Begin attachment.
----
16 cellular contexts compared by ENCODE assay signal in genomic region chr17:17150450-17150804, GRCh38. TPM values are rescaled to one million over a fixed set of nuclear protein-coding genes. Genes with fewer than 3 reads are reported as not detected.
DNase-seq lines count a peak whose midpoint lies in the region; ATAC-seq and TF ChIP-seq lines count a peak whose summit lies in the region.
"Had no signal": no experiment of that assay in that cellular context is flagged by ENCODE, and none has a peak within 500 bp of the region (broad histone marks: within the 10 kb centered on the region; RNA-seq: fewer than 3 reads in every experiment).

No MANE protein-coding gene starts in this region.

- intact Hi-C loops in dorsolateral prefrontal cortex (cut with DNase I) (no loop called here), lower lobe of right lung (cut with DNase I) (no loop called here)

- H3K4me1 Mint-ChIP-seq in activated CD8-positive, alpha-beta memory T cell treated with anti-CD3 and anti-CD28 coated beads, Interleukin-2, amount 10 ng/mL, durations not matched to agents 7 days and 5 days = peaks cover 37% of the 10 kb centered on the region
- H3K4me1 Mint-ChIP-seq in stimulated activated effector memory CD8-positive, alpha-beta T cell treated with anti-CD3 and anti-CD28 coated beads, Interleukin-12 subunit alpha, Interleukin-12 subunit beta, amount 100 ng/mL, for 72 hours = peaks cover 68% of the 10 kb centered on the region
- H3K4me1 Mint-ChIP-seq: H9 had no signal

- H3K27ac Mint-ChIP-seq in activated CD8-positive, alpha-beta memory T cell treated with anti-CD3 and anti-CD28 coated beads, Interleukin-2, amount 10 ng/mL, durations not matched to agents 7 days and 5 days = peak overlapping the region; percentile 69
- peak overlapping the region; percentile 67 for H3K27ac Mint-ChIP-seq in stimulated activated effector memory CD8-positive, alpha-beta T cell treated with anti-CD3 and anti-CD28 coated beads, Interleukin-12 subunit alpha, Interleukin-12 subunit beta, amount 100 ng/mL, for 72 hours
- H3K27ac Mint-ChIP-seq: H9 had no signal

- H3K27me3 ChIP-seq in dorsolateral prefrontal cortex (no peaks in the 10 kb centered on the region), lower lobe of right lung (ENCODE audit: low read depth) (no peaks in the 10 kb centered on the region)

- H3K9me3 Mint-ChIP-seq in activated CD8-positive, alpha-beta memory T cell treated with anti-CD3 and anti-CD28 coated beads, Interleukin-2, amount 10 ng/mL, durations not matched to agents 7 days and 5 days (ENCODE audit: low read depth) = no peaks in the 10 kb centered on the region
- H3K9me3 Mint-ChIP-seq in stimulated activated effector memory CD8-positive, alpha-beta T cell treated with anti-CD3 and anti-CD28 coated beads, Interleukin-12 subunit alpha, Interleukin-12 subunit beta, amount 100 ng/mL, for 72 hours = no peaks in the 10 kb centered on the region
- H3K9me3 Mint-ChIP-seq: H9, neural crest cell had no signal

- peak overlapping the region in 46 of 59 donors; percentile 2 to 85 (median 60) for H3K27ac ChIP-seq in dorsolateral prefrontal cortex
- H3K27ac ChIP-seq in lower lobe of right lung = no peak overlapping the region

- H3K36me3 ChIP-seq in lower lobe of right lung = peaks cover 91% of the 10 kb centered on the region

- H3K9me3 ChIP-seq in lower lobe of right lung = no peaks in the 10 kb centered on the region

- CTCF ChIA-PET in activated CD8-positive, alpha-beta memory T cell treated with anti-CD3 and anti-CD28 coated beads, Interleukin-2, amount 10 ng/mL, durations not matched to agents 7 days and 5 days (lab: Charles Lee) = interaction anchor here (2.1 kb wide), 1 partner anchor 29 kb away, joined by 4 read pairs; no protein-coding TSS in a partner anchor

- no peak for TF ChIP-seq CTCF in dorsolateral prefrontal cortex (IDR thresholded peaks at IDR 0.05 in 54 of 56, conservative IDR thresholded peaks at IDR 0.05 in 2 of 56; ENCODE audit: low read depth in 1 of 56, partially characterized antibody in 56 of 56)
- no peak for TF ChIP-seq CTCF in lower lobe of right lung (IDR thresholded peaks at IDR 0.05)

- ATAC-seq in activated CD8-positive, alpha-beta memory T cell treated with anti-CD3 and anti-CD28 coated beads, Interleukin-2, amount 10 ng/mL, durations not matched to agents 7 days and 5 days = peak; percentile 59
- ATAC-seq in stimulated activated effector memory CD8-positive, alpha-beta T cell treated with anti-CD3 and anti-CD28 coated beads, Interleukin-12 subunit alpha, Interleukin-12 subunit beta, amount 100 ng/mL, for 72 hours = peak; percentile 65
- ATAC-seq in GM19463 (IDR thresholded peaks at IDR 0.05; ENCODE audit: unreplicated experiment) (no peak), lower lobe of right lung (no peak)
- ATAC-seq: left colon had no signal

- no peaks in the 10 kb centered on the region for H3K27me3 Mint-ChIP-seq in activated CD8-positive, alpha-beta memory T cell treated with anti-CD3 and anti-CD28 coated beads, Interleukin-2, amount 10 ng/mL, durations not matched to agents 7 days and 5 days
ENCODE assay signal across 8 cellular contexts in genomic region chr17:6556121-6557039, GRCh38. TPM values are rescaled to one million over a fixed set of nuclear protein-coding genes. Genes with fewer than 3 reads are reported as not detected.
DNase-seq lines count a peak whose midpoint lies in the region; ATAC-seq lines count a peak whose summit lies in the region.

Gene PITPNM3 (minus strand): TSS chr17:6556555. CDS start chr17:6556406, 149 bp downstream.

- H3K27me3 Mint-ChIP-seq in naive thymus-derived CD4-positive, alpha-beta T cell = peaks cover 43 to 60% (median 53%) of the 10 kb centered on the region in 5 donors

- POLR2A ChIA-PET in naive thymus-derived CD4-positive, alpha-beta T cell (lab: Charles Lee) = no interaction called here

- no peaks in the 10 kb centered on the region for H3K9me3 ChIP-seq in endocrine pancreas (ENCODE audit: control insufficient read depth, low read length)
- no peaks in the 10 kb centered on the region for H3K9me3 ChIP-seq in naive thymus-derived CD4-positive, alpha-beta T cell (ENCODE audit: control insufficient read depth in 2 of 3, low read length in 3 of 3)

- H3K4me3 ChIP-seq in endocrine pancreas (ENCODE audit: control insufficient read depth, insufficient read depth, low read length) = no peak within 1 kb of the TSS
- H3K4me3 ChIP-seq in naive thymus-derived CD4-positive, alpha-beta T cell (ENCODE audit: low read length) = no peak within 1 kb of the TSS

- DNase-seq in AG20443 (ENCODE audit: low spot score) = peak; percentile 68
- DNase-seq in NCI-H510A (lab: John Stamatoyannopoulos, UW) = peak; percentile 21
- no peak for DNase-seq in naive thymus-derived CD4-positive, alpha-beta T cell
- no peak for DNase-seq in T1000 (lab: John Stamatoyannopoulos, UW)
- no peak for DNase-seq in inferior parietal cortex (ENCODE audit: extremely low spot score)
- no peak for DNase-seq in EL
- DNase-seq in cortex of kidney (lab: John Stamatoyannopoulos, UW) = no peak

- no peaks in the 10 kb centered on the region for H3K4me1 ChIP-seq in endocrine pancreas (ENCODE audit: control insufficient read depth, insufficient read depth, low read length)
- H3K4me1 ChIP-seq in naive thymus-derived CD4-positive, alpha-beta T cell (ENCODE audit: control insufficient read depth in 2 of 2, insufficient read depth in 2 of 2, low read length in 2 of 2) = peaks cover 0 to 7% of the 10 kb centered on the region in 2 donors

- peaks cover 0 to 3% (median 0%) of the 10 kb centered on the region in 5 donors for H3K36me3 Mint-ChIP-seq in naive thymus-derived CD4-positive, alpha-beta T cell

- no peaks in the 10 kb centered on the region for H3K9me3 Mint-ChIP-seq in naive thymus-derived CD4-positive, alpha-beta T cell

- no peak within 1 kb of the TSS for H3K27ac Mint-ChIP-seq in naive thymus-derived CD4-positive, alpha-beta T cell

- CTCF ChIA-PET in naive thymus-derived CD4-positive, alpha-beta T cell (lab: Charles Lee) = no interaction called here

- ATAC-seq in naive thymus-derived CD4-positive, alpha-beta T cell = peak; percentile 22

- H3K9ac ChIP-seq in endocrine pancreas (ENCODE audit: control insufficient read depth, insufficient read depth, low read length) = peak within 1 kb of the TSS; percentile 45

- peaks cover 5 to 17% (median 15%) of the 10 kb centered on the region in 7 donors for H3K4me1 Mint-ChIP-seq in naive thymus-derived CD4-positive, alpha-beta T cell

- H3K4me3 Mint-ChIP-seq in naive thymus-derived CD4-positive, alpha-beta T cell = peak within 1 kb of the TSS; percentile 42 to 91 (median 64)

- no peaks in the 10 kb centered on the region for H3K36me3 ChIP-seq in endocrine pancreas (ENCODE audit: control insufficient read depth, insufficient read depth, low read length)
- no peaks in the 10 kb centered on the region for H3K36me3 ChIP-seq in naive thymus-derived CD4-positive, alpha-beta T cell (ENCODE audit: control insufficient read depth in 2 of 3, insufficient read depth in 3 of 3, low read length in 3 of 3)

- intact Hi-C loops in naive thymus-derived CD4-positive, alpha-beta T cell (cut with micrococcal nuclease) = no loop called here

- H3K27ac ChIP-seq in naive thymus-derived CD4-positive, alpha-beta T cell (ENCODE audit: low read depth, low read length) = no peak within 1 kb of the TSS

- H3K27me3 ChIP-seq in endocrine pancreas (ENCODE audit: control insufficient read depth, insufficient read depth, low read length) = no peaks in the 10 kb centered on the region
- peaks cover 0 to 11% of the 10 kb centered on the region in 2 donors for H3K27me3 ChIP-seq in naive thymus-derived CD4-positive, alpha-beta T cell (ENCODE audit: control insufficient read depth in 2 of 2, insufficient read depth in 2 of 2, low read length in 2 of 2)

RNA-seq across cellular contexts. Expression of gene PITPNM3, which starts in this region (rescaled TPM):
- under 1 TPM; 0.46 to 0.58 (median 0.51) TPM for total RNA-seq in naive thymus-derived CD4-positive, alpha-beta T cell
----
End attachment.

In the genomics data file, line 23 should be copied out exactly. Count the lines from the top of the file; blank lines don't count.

- ATAC-seq in activated CD8-positive, alpha-beta memory T cell treated with anti-CD3 and anti-CD28 coated beads, Interleukin-2, amount 10 ng/mL, durations not matched to agents 7 days and 5 days = peak; percentile 59